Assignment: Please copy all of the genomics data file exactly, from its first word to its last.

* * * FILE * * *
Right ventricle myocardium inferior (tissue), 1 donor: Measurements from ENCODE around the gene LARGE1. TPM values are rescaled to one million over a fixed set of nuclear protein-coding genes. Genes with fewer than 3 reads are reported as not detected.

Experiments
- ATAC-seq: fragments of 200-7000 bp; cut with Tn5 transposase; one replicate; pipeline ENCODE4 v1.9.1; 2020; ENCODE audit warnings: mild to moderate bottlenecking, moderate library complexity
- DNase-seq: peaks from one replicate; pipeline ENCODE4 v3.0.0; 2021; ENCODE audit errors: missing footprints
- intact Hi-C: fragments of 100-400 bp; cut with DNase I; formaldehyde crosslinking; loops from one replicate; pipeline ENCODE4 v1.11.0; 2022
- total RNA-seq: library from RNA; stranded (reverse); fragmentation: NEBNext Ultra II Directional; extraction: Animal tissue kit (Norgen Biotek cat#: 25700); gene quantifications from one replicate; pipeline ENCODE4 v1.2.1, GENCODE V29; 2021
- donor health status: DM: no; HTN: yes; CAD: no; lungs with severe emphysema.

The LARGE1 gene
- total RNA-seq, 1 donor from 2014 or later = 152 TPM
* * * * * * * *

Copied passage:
Right ventricle myocardium inferior (tissue), 1 donor: Measurements from ENCODE around the gene LARGE1. TPM values are rescaled to one million over a fixed set of nuclear protein-coding genes. Genes with fewer than 3 reads are reported as not detected.

Experiments
- ATAC-seq: fragments of 200-7000 bp; cut with Tn5 transposase; one replicate; pipeline ENCODE4 v1.9.1; 2020; ENCODE audit warnings: mild to moderate bottlenecking, moderate library complexity
- DNase-seq: peaks from one replicate; pipeline ENCODE4 v3.0.0; 2021; ENCODE audit errors: missing footprints
- intact Hi-C: fragments of 100-400 bp; cut with DNase I; formaldehyde crosslinking; loops from one replicate; pipeline ENCODE4 v1.11.0; 2022
- total RNA-seq: library from RNA; stranded (reverse); fragmentation: NEBNext Ultra II Directional; extraction: Animal tissue kit (Norgen Biotek cat#: 25700); gene quantifications from one replicate; pipeline ENCODE4 v1.2.1, GENCODE V29; 2021
- donor health status: DM: no; HTN: yes; CAD: no; lungs with severe emphysema.

The LARGE1 gene
- total RNA-seq, 1 donor from 2014 or later = 152 TPM